Ghana’s 2026 eurobonds declined 2.5% to 59.30 cents on the dollar on Tuesday, a record low. The debt has fallen 35% this year, sending the yield as high as 27.58%.
The West African country is poised to start talks with domestic bondholders on a restructuring of its local-currency debt as part of the West African nation’s plan to secure a $3 billion loan from the International Monetary Fund.
The nation’s largest debt investors, including local banks and pension funds, are preparing to engage in a discussion on debt reorganization that could entail extension of maturities and haircuts on principal and interest payments, according to people familiar with the matter, who asked not to be identified.
The restructuring would be part of a debt-sustainability plan required by the International Monetary Fund and will include part of the $19 billion Ghana has in outstanding local debt.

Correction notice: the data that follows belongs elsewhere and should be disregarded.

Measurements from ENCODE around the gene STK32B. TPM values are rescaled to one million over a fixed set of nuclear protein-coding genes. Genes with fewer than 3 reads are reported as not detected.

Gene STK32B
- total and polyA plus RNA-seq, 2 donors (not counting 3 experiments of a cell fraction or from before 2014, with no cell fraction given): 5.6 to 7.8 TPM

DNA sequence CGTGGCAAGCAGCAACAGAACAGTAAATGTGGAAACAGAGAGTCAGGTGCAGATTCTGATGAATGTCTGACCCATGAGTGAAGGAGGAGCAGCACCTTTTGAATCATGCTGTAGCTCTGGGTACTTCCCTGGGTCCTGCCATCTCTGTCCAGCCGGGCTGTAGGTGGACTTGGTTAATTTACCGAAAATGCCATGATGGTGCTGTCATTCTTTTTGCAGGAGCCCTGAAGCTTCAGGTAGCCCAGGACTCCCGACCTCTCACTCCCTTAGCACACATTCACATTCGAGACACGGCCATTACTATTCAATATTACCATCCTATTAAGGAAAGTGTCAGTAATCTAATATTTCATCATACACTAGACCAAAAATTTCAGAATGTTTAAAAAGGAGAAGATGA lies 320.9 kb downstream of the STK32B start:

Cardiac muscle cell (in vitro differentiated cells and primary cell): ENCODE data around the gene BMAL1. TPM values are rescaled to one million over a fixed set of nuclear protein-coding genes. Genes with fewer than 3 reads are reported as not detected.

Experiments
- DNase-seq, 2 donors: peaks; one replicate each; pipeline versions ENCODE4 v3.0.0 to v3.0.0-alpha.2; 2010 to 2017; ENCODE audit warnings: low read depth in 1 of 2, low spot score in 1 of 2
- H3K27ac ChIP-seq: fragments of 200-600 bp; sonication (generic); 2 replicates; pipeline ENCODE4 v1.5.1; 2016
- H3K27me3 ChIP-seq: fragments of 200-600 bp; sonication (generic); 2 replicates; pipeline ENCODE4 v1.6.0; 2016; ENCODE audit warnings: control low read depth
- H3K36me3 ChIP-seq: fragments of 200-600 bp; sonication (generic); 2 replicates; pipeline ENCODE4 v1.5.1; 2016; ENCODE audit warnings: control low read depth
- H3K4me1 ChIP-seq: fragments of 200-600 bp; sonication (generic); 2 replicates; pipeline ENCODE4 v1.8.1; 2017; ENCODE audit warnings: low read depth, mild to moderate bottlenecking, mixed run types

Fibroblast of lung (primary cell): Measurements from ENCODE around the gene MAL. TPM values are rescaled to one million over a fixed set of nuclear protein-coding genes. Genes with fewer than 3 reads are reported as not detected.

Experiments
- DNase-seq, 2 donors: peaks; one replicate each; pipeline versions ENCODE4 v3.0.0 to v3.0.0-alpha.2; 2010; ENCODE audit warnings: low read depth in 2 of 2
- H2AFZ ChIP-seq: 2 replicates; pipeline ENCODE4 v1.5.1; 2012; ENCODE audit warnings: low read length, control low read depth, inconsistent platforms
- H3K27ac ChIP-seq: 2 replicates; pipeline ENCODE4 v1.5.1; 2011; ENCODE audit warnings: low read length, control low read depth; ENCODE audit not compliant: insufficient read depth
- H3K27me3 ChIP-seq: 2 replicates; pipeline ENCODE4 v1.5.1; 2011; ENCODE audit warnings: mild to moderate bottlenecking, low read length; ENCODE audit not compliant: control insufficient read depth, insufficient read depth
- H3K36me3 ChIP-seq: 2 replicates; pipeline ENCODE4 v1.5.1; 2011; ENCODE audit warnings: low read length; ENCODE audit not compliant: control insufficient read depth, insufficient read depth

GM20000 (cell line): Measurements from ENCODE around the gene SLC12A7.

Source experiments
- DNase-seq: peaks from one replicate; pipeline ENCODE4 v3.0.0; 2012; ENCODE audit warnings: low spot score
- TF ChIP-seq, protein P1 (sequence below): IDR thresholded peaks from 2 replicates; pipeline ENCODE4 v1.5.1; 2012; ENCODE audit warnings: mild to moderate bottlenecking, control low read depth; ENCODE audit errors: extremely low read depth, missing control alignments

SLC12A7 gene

Ghana began engaging the IMF in July for a $3 billion, three-year extended credit facility program after efforts — including cutting discretionary state spending by as much as 30% — failed to stem a selloff in its Eurobonds and halt a record depreciation of the cedi currency against the dollar.
The IMF has yet to conduct a “thorough update” of Ghana’s fiscal situation, the organization said, after a sustainability assessment last year concluded the country required a “rigorous and credible” plan to “put debt on a declining trajectory and ensure continued market access.